Like most terrestrial creatures, shoggoths are affected by prolonged exposure to micro-gravity. The cell wall structure of the protoplasmic beings weaken, and in zero-G environments (such as the constant state of freefall that the International Space Station is in as it orbits planet Earth) the shoggoth rapidly collapses in on itself and bursts. Tiny black iridescent shoggoth-globules float outwards in all directions, telepathically linked to one another, and looking for organisms to eat in an attempt to make it whole once more.
This schisming of self often results in the shoggoth’s intelligence diminishing over time, and it shifts into a more mindless state, focus on its all-consuming desire to be whole again. Zero-G shoggoths are insatiably hungry, with the individual globules attempting to embed themselves in whatever meaty organisms they can find, whereupon they act like a miniature spacetime singularity (imagine a tiny black hole popping up just inside a person’s bellybutton).
We’d nabbed the wizard, Zemblob the Magnificent, or whatever the hell he calls himself. Real Tier 3 asshole. Our wizard, Jim the Saves my Ass, had him in some kind of trance. Now we had to hunt down his pet, the slimy, squirt gun thing. We’d been briefed, but never encountered one. We were in for a real treat. As soon as I opened this door, we knew it was there. That nasty, burning chemical odor. Smelled like sulfuric acid. We got lucky, lucky-ish, this was one of the stupider ones: talking to itself, softly, like a stage whisper. I swear to God, it sounded like it was announcing a baseball game. Unfortunately, the damned thing heard us too. Ninety degree turn to the left, classic ambush for these things. Still, we had our orders. Sarge stepped around the corner and got it right in the face, a few drops splashed onto the side of mine, and my neck. He dropped, gurgling a scream through blood and vapor. I grabbed his arm and pulled him back to Jim, and The Unnamed Doctor, shouting; ‘Get him back, all of you, get back. Fire in the hole!’ Grabbing the Willy P from Sarge’s belt, I got right against the corner, pulled the pin, let the spoon fly, prayed for half a second, then flung the thing down the hall as hard as I could. Tink, tink, tank, tink. I rolled back. Pop! Dozens of little, flaming bits of white phosphorus zipped by, hitting the wall to our right. Three or four voices screamed, and there were a hell of a lot of wet, then crunchy, sounds. We put on our gas masks and hustled back out the door. After three minutes, I went in to see if our objective was a success. Sure enough, through smoke and residual flame, it lay still. Down at a sooty dead end, it looked like a gigantic burnt marshmallow.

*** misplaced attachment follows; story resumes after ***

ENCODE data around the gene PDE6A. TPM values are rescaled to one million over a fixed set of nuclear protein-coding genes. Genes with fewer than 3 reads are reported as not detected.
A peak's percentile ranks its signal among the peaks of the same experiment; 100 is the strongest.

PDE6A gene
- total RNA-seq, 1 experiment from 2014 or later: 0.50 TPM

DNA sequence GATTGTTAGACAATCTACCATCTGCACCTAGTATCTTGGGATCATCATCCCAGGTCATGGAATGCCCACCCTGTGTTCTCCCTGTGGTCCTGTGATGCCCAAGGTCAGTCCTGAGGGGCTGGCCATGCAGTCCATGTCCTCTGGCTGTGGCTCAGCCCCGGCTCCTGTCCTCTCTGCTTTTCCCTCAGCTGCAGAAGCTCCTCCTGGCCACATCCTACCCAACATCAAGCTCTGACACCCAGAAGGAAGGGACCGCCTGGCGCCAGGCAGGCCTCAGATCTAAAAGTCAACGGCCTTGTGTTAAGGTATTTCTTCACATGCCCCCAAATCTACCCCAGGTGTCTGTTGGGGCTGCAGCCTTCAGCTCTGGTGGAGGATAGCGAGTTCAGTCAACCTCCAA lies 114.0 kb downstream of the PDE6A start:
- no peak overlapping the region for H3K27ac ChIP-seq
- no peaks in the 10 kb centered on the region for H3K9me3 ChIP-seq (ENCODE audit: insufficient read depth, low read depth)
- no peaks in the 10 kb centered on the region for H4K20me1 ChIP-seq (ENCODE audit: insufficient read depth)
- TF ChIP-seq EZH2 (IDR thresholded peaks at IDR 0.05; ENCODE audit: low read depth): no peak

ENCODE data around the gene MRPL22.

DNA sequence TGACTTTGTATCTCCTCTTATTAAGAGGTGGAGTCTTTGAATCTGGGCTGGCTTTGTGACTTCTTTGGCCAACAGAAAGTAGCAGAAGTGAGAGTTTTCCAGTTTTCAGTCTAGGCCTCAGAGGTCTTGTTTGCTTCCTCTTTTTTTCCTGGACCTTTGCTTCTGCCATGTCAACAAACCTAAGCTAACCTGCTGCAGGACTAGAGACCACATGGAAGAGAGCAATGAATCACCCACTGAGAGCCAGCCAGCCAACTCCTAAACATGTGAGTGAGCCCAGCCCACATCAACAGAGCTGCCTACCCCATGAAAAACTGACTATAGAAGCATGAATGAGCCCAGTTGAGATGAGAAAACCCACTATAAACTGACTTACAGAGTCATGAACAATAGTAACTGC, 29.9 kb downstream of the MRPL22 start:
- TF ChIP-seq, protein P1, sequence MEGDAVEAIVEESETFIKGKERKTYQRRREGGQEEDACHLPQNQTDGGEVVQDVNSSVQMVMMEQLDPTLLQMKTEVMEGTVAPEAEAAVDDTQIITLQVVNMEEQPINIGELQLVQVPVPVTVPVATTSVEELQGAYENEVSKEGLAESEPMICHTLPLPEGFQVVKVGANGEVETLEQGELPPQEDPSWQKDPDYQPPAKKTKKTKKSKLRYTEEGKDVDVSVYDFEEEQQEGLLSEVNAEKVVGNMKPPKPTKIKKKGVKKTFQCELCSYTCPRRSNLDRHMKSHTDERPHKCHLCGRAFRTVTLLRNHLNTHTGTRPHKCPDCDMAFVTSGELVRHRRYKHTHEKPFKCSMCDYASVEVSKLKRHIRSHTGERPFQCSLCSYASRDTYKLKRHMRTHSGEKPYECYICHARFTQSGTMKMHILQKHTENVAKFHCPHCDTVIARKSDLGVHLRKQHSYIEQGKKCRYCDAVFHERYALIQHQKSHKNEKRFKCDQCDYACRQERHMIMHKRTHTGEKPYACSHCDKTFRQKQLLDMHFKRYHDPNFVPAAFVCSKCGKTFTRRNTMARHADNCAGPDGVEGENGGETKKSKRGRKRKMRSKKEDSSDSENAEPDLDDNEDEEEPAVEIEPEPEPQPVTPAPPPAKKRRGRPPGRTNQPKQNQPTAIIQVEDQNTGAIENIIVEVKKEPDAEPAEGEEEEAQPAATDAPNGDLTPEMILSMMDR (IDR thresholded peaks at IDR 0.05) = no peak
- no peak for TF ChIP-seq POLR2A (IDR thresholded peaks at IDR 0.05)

–Corporal David Knight, Charlie Squad, Project Star
Janet was a lot different after the procedure. Those first few months were tough, and I hate to say that. You’re torn between being overjoyed that they survived, but the side effects are really troubling. The memory gaps, that odd feeling of detachment, that blank stare and lack of facial expressions. It’s like, “congratulations, your wife beat stage IV pancreatic cancer and now here she is, except she barely remembers who you are, who anyone is, and cognitively most of her brain has gone into reset mode.” Sorry. Yeah, it was hard, but she learned to walk again, learned to read again, remembered more and more about her life, remembered me. Is she the same woman I married? No. Oddly in a lot of ways she’s better. To be honest, but I’m not the same man she married either. Life, in general, changes you, and something like this, being so close to death and then saved by this miracle treatment, yeah, expect some big changes.
Actually a form of proto-shoggoth, symbiotic shoggoths are the creations of experimentation. They are a hybridization of shoggoth protoplasmic matter and human tissue, originally designed to seek out cancer cells in a human body and destroy them. After countless failures, a variety of these specialized cells (named Recaptive-28) were created that did, in fact, remove all traces of cancer from a human body. What no one, not even the scientists who created this treatment understand, is that what most consider “side effects” are actually a new state of being.
It was a terrible, indescribable thing vaster than any subway train—a shapeless congeries of protoplasmic bubbles, faintly self-luminous, and with myriads of temporary eyes forming and unforming as pustules of greenish light all over the tunnel-filling front that bore down upon us, crushing the frantic penguins and slithering over the glistening floor that it and its kind had swept so evilly free of all litter.
H. P. Lovecraft, At the Mountains of Madness (1931)
That’s the eye-witness description we find in “At the Mountains of Madness” for the terrible shoggoths, horrifying bio-engineered life-forms that H.P. Lovecraft name dropped in his other stories “The Thing on the Doorstep” and “The Shadow Over Innsmouth.” However, their creators, the Old Ones (later rechristened Elder Things so as not to confuse them with the Great Old Ones) designed the shoggoths to be a kind of endlessly repurposable biological construction equipment.
“Formless protoplasm able to mock and reflect all forms and organs and processes – viscous agglutinations of bubbling cells – rubbery fifteen-foot spheroids infinitely plastic and ductile – slaves of suggestion, builders of cities – more and more sullen, more and more intelligent, more and more amphibious, more and more imitative!”
The shoggoths were an endlessly adaptable life form that could act as a crane, an earthmover, a bulldozer, steamroller, or even (one supposes) weapons of war when the Elder Things warred with some of the other early inhabitants of the Earth. They were never meant to be able to chose what shapes they took, that was for their masters to decide, but like the quoted passage says, they developed independent intelligence and an agenda all their own, quite reminiscent of the common sci-fi trope about artificially intelligent robots and computers gaining consciousness and turning on their creators.